When I look back at my journals from five years ago, it all seemed to come together as if it was meant to be. All the arrangements came together at the right time. Everything seemed to fall into place. We immediately felt settled and at home, no trace of homesickness then or since.
There was lots of good luck in the mix for sure, which made it all the more remarkable. Any one of a hundred things could have gone wrong ... but didn't.
I won't pretend that our experience was in any way representative. That would be unfair. It was our experience. Everyone's is different and not all stories have happy endings. And, to be fair, our experience included many obstacles, difficulties, and hard graft. It wasn't all plain sailing.
But there are some parts of "luck" that you make for yourselves, and some factors are entirely within your own control. For me, two huge factors are ... preparation, and expectations.
Many members of my parents' and grandparents' generations emigrated in the years after WWII. They had absolutely no idea what they were going to find when they got off the boat. And they never expected to see their friends and family again.
That really was a leap into the unknown.
Today, we have the Internet.
Long before we left Guernsey, we'd arranged our first three months' accommodation and car rental. We'd taken virtual tours of many areas in and around Victoria with an eye to permanent housing. True, when we toured in the flesh we often got a very different perspective, but it did work for us in some important ways. When we arrived in Victoria, tired and jet-lagged, our apartment was already so familiar to us that we were able to settle straight in without a problem.
And the global village helps too. Many months ahead of time we consolidated our bank accounts into a bank with an international presence. Through them we were able to open up Canadian accounts, order cheque books, and transfer funds before we left Guernsey. And our main credit card was also held with an international company, which we were able to leverage once we'd landed. Things like that are worth thinking of very early on, because having an established relationship can help smooth the way.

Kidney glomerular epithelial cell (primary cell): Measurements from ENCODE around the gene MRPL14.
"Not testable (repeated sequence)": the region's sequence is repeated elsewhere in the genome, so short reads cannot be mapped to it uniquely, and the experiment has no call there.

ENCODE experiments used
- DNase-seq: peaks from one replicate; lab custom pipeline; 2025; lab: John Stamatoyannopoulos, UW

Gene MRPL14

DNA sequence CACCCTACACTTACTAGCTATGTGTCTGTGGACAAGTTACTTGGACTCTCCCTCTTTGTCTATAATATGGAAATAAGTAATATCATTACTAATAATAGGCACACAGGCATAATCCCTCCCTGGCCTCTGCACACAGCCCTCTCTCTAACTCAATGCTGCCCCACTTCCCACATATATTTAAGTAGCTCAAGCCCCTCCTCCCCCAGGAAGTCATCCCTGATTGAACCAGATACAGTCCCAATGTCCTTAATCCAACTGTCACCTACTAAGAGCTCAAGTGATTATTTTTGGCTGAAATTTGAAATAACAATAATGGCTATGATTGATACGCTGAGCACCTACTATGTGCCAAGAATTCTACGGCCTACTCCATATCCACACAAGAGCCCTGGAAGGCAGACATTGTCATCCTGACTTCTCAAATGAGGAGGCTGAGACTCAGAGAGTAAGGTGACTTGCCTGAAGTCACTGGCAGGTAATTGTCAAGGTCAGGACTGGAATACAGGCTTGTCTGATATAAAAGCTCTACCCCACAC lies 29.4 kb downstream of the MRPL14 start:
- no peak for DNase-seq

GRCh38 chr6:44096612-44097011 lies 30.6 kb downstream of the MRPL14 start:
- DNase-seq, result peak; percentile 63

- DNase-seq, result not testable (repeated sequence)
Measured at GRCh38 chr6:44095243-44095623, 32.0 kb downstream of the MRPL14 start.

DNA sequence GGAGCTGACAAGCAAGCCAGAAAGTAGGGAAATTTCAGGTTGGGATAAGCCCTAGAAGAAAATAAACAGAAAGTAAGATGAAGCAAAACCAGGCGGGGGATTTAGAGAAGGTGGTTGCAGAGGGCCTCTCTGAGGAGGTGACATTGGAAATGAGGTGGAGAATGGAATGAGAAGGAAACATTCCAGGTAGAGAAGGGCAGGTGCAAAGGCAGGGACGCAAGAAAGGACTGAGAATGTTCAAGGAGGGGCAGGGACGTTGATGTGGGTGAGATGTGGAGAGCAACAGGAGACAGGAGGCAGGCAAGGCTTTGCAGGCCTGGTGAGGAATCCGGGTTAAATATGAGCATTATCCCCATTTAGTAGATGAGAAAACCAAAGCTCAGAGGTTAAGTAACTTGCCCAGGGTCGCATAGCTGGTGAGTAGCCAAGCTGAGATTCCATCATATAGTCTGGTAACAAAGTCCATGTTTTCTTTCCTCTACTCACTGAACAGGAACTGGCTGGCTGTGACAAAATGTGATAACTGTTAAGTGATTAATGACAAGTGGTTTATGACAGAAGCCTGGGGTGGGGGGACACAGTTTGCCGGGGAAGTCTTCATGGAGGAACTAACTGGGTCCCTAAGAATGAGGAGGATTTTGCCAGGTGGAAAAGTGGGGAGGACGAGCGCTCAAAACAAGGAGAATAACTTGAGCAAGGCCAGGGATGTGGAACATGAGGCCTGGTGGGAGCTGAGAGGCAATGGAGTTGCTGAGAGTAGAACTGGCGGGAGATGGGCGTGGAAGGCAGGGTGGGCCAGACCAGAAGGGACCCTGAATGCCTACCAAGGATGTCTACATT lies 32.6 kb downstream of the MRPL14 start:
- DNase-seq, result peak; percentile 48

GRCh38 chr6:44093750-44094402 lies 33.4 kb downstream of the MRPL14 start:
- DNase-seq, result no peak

Finally, and totally unglamourously, we paid close attention to simple logistics. Selling up and packing, winding up all our affairs in Guernsey, paperwork, travel and accommodation, kenneling and transporting the cats.
Moving is a project. It needs to be managed as such. List out everything that needs to be done. Organise things logically. Brainstorm to make sure nothing gets missed. What needs to happen, in what order, by whom, how far in advance? Write it down. Track it all. Check and double-check. Review every day, sometimes several times a day, to make sure nothing gets overlooked. It's a project. Maybe the most important one you'll ever do in your life.
So be prepared.
... And expectations ...
Wherever you make your home, life is hard. The world doesn't owe you a living, and changing countries and cultures will not change that universal truth.
If you come with unrealistic expectations, you are likely to have a hard time of it.
If you carry your problems with you, they will seek you out no matter where you settle.
Embrace the culture.
There will be differences. Expect them. There will be downsides and disappointments. Expect them too!
And there will be positive differences. Hopefully many of them. Embrace and celebrate them!
It may sound obvious, but don't expect to recreate your old life. Heck, why did you want to leave it in the first place?
This brings me on to one phenomenal piece of advice we read about before we moved: Before you move, make a list of all the things you are hoping to leave behind and all the things you are hoping to find.
Then, when things get tough, get out The List and remind yourself why you are doing this.